Gandhi’s killer dies

Published November 29, 2005

MUMBAI, Nov 28: Gopal Godse, the last surviving member of the five-man group convicted in the 1948 assassination of Mahatma Gandhi, died in the western Indian state of Maharashtra on Sunday after a prolonged illness, his son Nana Godse said. Godse served 18 years in prison for his role in the crime.

The five men who plotted the execution were members of the right-wing Hindu Mahasabha, which blamed Gandhi for the partition of India and for what they saw as the sacrifice of Hindu interests.

Gopal testified against his brother, Nathuram Godse, who assassinated Gandhi and was hanged to death with another accused in 1949. Gopal Godse and two others were sentenced to life imprisonment.

“With the death of Gopal Godse the physical story of the Gandhi assassination comes to an end, though the political ideology of the murderers had long ceased to exist,” said Kumar Ketkar, political analyst and editor of the Maharashtra-based daily newspaper, Loksatta.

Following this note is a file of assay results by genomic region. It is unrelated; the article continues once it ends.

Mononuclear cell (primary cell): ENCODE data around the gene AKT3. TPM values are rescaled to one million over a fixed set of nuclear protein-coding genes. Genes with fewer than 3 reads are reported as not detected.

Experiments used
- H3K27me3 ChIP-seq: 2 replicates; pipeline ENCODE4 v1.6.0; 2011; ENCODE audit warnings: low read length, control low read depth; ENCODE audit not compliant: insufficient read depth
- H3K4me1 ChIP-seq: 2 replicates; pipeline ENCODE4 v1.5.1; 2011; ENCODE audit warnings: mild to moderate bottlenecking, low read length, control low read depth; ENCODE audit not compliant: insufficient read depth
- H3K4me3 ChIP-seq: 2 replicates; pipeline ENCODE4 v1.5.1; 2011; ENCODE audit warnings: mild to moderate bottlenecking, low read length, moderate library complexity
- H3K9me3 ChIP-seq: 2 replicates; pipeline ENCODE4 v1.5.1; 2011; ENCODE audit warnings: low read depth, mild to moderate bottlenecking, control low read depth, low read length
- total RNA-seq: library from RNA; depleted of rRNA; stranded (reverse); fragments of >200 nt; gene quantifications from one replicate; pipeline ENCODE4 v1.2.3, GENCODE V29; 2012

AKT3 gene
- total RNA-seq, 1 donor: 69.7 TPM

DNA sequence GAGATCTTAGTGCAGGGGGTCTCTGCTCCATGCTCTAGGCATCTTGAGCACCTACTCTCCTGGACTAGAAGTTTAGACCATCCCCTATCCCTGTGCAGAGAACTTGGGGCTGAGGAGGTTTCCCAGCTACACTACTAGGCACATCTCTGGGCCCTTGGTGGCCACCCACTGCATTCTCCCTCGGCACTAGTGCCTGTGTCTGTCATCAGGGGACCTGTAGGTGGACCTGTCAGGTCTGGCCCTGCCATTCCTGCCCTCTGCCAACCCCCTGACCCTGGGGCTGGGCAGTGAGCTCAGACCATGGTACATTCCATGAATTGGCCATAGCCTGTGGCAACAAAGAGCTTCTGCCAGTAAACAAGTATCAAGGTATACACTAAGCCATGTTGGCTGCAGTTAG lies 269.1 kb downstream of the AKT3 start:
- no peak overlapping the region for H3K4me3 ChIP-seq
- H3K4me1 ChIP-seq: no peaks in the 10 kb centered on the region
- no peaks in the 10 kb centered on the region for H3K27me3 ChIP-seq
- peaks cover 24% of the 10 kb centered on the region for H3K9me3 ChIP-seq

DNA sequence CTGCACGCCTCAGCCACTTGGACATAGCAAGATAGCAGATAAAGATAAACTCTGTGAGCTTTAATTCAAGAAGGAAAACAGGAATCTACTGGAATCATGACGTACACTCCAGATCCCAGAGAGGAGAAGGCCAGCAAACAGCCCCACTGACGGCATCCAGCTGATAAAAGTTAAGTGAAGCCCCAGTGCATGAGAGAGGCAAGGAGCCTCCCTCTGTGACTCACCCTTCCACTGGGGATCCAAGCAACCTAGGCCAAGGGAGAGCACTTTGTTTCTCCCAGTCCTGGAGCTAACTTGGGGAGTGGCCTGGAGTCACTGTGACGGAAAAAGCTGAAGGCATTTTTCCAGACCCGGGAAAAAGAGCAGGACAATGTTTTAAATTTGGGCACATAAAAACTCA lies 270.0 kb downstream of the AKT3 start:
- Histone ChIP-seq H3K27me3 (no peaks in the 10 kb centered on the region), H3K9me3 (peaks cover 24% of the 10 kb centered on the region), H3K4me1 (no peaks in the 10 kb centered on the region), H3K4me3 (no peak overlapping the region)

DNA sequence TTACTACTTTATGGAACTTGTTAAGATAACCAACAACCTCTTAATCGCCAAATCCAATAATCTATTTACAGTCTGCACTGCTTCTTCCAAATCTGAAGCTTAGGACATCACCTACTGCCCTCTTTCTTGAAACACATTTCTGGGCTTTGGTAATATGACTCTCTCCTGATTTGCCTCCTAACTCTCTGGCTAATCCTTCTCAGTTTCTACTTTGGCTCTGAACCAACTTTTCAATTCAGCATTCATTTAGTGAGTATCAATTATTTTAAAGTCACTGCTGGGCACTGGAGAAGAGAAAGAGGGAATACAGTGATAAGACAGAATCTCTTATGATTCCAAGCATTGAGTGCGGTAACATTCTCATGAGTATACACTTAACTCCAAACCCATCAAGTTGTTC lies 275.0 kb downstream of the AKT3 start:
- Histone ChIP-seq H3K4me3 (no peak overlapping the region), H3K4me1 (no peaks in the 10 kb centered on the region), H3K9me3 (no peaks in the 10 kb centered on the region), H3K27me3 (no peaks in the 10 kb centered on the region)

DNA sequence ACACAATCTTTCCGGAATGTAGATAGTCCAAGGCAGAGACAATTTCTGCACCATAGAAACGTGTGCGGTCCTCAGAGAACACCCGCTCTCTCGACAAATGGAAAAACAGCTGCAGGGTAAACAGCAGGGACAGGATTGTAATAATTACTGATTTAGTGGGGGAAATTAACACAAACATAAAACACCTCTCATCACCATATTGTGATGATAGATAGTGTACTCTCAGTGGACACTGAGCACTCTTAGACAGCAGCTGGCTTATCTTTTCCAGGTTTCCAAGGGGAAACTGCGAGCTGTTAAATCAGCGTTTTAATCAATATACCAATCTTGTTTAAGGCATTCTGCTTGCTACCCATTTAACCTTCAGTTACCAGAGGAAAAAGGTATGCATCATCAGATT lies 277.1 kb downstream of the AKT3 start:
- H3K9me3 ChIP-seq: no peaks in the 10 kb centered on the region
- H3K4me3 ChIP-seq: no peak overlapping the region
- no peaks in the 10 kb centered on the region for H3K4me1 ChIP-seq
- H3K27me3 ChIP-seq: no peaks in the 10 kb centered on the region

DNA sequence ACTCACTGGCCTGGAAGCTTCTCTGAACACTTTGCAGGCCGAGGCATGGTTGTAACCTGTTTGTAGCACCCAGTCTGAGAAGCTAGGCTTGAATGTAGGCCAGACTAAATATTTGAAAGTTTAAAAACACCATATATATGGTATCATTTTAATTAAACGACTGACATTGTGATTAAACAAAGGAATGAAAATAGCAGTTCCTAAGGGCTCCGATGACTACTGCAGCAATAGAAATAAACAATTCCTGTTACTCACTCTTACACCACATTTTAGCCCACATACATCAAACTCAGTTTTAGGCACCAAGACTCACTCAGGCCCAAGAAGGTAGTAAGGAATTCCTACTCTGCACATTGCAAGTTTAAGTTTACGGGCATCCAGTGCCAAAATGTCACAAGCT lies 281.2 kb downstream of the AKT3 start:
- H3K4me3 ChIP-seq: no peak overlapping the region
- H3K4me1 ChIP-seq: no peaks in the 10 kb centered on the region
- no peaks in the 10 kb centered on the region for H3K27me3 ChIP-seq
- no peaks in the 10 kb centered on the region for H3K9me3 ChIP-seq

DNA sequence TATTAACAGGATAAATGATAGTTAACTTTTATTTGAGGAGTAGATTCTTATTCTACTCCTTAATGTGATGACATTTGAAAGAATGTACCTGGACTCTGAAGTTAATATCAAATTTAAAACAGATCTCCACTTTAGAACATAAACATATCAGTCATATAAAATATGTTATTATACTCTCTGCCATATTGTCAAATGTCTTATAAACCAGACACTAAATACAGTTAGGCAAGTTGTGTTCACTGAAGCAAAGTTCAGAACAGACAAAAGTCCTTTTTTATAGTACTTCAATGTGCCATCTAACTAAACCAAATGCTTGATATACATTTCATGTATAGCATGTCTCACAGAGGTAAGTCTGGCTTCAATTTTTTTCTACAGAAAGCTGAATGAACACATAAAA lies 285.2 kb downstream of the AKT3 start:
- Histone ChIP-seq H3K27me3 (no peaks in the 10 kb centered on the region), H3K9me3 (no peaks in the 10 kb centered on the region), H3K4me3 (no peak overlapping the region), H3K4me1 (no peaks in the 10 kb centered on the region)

Ketkar said that while Hindu nationalism is still a potent force in Indian politics, the partition of India is no longer a sore wound but an accepted reality.

After his release in 1966, Godse lived in Delhi for 10 years, where he continued to work with the Hindu Mahasabha.

Godse eventually settled with his family in the central Indian city of Pune, 180kms south of Mumbai.

He was cremated in Pune on Sunday in a service attended by family, friends and some Hindu nationalists, who sang inspirational Hindu songs during the ceremony.

Godse wrote a number of books about the assassination in Marathi, the state language of Maharashtra, including ‘Gandhi Hatya Ani Me’, (Gandhi’s Assassination and Me), about the planning and execution of the killing.

Godse also published a version of the banned statement his brother gave during his trial, outlining his reasons for killing Gandhi.—AFP

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